Did the Government's White Lies Endanger the Bailout?

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Former Treasury Sec. Hank Paulson and Fed Chair Ben Bernanke misled the public about the bank bailout and damaged its "credibility" by claiming that TARP money was going to help healthy banks that later turned out to be quite troubled. I'm sure this fits snugly into the conspiracy narrative of the government's corrupt efforts to rescue Wall Street, screw the American taxpayer, and elect Goldman Sachs the crypto-chancellors of the financial underworld. But to me, this just seems redundant. On the brink of an apocalyptic worldwide financial panic, our economic leaders told us white lies about the banks' health. I'm not surprised. In fact, isn't that the point?


My understanding of TARP's and the stress tests' (which had their own credibility crisis) impact on the banks' health is that they instilled a sense of confidence in investors who have since helped to re-capitalize the banks. As Larry Summers told Ryan Lizza in a recent New Yorker profile, the key to a bailout is managing public (especially investor) confidence in the viability of the banks:

[Summers] pointed out that full nationalization of a financial institution might trigger systemic shocks, as investors retreated from other banks, creating exactly the kind of panic that nationalization was intended to prevent. (As [Obama economic official Gene] Sperling often argued, "You might come out and say, 'I'm gonna take over Bank of America and Wells Fargo, but everybody else is safe!' Maybe they believe you. And maybe they don't. But if you get this wrong the Dow's at thirty-five hundred! You're the worst economic manager in the history of the United States!")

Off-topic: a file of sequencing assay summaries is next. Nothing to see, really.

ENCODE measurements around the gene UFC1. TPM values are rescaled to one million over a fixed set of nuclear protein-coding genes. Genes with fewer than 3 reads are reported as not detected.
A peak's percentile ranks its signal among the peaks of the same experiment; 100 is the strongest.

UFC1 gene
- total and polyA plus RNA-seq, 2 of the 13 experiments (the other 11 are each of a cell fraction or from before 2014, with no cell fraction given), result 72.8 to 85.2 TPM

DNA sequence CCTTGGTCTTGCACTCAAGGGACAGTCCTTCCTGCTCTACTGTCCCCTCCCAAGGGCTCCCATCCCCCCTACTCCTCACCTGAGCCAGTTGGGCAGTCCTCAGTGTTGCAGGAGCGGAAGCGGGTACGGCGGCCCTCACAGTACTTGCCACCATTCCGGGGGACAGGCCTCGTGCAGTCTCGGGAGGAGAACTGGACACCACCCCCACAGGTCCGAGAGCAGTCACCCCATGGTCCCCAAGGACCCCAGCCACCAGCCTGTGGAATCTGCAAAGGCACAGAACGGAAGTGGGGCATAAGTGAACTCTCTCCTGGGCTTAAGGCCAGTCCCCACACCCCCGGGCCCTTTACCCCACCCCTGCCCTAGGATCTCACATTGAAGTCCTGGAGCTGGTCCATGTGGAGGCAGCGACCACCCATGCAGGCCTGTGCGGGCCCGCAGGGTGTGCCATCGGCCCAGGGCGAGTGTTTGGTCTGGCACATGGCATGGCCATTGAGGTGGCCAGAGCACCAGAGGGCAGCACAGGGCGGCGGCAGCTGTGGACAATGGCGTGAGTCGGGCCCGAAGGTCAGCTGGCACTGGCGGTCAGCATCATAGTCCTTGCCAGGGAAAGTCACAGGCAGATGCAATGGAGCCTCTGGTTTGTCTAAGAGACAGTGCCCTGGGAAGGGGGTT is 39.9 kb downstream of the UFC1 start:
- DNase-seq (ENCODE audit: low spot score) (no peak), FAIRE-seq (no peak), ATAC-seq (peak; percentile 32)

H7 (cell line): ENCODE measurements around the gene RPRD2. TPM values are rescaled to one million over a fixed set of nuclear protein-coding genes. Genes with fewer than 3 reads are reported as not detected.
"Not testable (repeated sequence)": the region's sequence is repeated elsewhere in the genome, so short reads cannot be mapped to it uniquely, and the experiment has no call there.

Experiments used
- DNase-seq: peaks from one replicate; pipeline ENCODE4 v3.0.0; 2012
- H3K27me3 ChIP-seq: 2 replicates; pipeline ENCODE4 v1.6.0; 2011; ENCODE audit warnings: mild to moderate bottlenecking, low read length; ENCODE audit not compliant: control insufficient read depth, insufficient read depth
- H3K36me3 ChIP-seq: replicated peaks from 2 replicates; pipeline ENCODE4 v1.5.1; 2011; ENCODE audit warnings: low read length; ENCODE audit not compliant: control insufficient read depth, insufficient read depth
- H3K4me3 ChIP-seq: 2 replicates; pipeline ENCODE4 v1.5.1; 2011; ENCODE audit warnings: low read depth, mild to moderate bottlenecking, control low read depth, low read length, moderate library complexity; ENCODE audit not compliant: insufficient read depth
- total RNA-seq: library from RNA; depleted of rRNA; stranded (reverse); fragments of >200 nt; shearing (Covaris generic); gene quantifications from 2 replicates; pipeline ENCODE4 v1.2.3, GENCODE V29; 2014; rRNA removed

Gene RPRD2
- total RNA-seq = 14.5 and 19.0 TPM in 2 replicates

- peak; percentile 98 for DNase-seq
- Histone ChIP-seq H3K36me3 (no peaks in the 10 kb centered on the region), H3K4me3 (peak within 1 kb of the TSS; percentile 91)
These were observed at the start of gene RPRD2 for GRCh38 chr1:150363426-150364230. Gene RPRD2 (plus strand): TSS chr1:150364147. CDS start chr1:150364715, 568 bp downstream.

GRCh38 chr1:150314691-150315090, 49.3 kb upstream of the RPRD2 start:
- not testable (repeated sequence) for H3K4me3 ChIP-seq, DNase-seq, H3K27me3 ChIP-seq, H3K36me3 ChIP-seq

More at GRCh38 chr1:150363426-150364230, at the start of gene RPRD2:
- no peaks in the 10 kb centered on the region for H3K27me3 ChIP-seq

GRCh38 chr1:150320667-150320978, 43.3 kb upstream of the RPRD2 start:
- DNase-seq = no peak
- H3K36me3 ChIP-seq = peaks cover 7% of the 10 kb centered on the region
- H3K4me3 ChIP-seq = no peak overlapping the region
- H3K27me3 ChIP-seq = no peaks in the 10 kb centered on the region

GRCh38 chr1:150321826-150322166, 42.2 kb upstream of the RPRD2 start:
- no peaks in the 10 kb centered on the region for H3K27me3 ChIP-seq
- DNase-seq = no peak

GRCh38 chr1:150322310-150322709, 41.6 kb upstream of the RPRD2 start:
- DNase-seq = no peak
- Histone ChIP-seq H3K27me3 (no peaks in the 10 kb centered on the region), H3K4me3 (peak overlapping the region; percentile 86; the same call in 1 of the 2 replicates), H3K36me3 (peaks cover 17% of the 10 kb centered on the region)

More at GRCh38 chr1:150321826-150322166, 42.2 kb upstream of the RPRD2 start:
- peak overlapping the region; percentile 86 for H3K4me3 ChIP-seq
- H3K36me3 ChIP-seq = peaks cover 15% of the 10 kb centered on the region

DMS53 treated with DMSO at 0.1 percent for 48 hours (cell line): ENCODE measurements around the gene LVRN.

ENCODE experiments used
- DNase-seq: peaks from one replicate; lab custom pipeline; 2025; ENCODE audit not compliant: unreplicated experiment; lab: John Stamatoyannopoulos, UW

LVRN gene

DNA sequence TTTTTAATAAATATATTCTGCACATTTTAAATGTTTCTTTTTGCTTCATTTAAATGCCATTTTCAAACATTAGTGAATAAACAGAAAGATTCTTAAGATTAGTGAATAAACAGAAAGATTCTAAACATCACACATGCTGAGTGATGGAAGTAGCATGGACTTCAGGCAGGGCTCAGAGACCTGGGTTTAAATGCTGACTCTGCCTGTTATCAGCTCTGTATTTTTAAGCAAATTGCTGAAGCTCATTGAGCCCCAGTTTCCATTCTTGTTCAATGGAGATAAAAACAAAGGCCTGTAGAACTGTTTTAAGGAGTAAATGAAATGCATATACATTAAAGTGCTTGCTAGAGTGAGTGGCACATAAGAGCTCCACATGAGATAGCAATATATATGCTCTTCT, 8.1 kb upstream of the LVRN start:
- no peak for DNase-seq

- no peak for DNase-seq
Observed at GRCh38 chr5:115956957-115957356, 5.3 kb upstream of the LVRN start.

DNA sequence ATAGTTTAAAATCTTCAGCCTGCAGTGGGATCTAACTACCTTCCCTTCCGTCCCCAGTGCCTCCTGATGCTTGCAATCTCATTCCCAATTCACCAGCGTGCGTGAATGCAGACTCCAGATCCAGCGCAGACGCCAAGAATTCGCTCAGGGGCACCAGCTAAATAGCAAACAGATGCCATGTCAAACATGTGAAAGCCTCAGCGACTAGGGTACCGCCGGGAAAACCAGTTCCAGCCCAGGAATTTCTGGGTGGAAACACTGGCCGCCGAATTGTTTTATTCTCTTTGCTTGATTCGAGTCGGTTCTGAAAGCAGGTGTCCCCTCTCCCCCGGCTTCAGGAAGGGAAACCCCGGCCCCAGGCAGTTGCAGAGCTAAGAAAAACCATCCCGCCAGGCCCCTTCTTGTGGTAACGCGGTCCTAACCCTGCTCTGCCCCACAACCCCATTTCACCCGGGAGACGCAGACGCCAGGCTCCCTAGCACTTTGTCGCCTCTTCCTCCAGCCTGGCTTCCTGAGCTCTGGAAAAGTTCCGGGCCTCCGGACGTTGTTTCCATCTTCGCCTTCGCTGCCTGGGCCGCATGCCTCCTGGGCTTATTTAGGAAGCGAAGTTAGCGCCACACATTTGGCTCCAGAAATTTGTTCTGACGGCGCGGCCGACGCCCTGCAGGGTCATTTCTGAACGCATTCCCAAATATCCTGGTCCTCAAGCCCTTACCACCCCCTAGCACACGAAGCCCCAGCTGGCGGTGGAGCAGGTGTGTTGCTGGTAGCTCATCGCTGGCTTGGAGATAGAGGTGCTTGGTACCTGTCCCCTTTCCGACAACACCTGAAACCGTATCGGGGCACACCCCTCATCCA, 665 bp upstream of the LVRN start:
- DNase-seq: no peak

Crisis management is difficult. There's a short-term gain to telling white lies to keep confidence in the system, but a long-term risk, because the revelation of their falseness can destroy that confidence. But I've yet to see a convincing argument that September and October 2008 were anything less than a remarkable, if imperfect, tango of financial improvisation that largely worked to save our financial system.

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Derek Thompson is a senior editor at The Atlantic, where he writes about economics, labor markets, and the entertainment business.

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